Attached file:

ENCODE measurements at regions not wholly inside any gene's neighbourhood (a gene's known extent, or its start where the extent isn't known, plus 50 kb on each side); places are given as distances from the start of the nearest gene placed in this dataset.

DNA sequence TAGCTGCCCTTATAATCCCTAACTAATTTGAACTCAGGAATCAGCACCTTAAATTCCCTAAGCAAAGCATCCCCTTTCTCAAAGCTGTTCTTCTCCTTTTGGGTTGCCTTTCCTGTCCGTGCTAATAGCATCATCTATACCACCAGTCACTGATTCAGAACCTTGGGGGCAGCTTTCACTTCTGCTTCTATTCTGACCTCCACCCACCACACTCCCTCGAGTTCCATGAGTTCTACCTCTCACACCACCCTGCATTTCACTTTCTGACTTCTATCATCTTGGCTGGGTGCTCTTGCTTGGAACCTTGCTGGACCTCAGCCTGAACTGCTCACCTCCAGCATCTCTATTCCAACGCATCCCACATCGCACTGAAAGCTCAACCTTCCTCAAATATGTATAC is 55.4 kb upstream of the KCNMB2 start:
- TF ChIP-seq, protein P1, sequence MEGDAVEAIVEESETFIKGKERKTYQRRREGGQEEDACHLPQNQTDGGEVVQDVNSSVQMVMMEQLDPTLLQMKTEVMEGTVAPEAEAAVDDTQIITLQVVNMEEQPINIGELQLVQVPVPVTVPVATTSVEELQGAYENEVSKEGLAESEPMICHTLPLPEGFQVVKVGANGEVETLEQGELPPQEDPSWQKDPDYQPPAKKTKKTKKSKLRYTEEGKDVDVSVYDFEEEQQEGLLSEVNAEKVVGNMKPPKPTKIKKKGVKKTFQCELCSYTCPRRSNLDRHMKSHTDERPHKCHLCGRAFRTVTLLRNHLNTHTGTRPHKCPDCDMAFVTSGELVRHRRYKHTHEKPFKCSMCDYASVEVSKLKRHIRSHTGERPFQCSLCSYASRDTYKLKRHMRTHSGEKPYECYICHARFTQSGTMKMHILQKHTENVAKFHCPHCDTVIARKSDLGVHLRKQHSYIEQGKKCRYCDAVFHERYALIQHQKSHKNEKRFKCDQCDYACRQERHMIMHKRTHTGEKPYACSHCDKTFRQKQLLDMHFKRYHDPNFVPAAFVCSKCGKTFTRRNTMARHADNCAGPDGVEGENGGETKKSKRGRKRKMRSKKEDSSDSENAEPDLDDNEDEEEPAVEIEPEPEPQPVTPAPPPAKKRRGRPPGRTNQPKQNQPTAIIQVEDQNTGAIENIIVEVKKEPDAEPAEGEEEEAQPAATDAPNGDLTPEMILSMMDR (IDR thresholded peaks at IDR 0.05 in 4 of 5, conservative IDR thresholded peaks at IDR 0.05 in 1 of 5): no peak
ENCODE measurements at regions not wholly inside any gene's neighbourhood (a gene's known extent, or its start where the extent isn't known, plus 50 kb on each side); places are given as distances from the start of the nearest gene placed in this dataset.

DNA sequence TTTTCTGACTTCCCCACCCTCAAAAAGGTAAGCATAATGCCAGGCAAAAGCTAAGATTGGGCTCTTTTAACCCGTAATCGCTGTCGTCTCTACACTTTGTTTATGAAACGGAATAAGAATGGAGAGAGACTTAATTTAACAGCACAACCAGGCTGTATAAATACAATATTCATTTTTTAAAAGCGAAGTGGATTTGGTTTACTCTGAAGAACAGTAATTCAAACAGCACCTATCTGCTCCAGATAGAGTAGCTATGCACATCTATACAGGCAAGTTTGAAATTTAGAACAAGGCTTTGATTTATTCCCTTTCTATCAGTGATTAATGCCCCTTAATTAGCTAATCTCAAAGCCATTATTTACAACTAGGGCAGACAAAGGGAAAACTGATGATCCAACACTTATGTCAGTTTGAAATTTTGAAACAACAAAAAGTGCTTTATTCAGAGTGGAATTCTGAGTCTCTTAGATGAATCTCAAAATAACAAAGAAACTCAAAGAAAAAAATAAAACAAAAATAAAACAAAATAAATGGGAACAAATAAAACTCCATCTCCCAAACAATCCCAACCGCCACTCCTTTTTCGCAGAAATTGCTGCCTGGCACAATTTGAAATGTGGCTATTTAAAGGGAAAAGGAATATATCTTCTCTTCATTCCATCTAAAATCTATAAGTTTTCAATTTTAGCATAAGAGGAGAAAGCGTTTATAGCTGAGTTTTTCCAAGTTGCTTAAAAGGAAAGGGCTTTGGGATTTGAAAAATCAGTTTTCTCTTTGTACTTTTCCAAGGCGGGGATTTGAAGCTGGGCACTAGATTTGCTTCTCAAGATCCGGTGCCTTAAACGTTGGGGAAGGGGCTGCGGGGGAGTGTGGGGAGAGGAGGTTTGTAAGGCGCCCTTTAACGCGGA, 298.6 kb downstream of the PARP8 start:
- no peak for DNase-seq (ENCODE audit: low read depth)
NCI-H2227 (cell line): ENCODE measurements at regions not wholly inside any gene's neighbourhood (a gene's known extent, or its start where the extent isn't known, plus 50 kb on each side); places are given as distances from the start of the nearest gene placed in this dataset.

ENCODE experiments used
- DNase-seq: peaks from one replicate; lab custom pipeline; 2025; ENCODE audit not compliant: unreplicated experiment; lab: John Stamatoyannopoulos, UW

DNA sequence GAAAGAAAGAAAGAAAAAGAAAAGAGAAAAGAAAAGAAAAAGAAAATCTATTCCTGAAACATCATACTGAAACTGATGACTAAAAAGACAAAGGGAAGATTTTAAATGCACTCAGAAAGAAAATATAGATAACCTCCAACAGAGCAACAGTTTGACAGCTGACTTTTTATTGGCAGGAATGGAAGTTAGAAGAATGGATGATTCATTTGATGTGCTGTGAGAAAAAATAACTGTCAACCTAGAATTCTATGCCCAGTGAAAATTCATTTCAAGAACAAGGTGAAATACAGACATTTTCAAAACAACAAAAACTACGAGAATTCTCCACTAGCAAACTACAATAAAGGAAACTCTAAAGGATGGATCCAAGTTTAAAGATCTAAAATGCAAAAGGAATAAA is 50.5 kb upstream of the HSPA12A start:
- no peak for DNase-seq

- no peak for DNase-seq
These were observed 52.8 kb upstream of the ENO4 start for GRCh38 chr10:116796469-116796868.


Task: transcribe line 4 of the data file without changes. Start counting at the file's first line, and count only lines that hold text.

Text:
ENCODE measurements at regions not wholly inside any gene's neighbourhood (a gene's known extent, or its start where the extent isn't known, plus 50 kb on each side); places are given as distances from the start of the nearest gene placed in this dataset.